Here are potential issues:
- Over-fitting.If you perform a regression with 200 predictors (with strong cross-correlations among predictors), use meta regression coefficients: that is, use coefficients of the form f[Corr(Var, Response), a,b, c] where a, b, c are three meta-parameters (e.g. priors in a Bayesian framework). This will reduce your number of parameters from 200 to 3, and eliminate most of the over-fitting
- Perform the right type of cross-validation. If your training set has 400,000 observations distributed across 50 clients, and your test data set (used for cross-validation) has 200,000 observations but only 3 clients or 5 days worth of historical data, then your cross-validation methodology is very flawed. Better, split your cross-validation data set in 5 subsets to compute confidence intervals. Do smart sampling.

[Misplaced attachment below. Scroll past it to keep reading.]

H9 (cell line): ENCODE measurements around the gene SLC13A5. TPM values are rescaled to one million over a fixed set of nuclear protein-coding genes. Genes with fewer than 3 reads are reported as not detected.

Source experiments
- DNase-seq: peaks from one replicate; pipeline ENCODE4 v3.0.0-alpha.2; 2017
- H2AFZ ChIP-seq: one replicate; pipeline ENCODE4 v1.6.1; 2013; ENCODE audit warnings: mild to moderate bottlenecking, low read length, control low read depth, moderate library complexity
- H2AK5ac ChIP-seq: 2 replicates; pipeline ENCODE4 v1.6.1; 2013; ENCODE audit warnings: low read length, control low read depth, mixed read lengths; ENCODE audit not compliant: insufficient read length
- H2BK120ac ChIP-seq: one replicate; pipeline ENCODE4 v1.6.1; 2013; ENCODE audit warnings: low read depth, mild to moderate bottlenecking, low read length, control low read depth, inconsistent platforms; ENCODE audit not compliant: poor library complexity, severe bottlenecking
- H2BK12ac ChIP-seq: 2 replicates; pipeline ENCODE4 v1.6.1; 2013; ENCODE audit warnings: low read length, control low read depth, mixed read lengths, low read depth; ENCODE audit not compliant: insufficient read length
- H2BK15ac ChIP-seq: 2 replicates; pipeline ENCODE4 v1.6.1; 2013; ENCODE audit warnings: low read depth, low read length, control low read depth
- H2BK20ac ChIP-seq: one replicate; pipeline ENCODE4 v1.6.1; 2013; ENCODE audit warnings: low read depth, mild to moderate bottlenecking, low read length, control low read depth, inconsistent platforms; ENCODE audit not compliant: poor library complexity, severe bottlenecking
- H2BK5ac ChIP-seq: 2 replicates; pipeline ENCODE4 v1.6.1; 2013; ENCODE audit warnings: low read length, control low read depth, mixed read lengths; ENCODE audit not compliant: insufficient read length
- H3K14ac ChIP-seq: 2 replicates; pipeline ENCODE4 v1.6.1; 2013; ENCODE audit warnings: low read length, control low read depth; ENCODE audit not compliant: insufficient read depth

- Messy data. Make sure you've eliminated outliers and cleaned your data set. Use alternate (external) data sets to better control and reconcile data.
- Data maintenance. When did you last update this lookup table? Five years ago? Time to do maintenance checks!
- Use robust, data-driven procedures. Stay clear of normal distributions and simplistic models such as naive Bayes.
- Poor design of experiment. Usually a sampling issue.
- Confusing causes and consequences, ignoring hidden variables that indeed explain unexpected correlations (e.g. my age is correlated with oil price - but not causing oil price increase, the real cause is inflation, which is correlated both to age and oil price)